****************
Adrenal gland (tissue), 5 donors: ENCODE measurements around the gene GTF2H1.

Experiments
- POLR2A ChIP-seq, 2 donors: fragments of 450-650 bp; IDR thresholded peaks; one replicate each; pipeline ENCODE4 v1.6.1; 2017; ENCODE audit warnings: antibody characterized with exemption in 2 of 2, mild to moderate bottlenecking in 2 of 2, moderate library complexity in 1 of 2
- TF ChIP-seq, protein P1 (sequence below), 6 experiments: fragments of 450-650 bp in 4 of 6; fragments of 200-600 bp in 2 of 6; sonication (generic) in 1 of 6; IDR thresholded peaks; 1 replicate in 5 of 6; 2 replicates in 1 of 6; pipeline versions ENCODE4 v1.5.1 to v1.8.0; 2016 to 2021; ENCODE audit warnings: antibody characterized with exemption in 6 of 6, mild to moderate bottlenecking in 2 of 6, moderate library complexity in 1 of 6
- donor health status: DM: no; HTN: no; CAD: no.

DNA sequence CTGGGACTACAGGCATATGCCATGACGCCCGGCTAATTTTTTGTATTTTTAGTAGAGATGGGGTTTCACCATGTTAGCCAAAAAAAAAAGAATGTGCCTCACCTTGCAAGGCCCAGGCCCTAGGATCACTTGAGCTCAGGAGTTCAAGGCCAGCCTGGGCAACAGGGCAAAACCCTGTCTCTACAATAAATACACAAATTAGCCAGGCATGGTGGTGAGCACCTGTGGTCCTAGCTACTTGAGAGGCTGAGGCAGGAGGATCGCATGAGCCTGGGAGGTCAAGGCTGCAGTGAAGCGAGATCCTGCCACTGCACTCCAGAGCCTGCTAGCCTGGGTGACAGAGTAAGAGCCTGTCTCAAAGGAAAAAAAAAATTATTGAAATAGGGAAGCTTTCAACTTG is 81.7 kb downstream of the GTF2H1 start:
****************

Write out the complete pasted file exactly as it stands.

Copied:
Adrenal gland (tissue), 5 donors: ENCODE measurements around the gene GTF2H1.

Experiments
- POLR2A ChIP-seq, 2 donors: fragments of 450-650 bp; IDR thresholded peaks; one replicate each; pipeline ENCODE4 v1.6.1; 2017; ENCODE audit warnings: antibody characterized with exemption in 2 of 2, mild to moderate bottlenecking in 2 of 2, moderate library complexity in 1 of 2
- TF ChIP-seq, protein P1 (sequence below), 6 experiments: fragments of 450-650 bp in 4 of 6; fragments of 200-600 bp in 2 of 6; sonication (generic) in 1 of 6; IDR thresholded peaks; 1 replicate in 5 of 6; 2 replicates in 1 of 6; pipeline versions ENCODE4 v1.5.1 to v1.8.0; 2016 to 2021; ENCODE audit warnings: antibody characterized with exemption in 6 of 6, mild to moderate bottlenecking in 2 of 6, moderate library complexity in 1 of 6
- donor health status: DM: no; HTN: no; CAD: no.

DNA sequence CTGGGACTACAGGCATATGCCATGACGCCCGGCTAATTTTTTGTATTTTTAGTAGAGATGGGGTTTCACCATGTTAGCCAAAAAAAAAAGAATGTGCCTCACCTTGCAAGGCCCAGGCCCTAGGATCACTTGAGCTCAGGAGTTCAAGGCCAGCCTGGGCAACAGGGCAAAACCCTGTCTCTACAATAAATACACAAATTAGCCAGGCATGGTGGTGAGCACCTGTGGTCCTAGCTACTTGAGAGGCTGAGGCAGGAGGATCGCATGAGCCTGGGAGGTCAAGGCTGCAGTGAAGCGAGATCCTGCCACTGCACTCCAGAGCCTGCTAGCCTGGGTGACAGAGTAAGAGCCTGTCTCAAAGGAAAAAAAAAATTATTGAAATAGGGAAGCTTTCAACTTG is 81.7 kb downstream of the GTF2H1 start: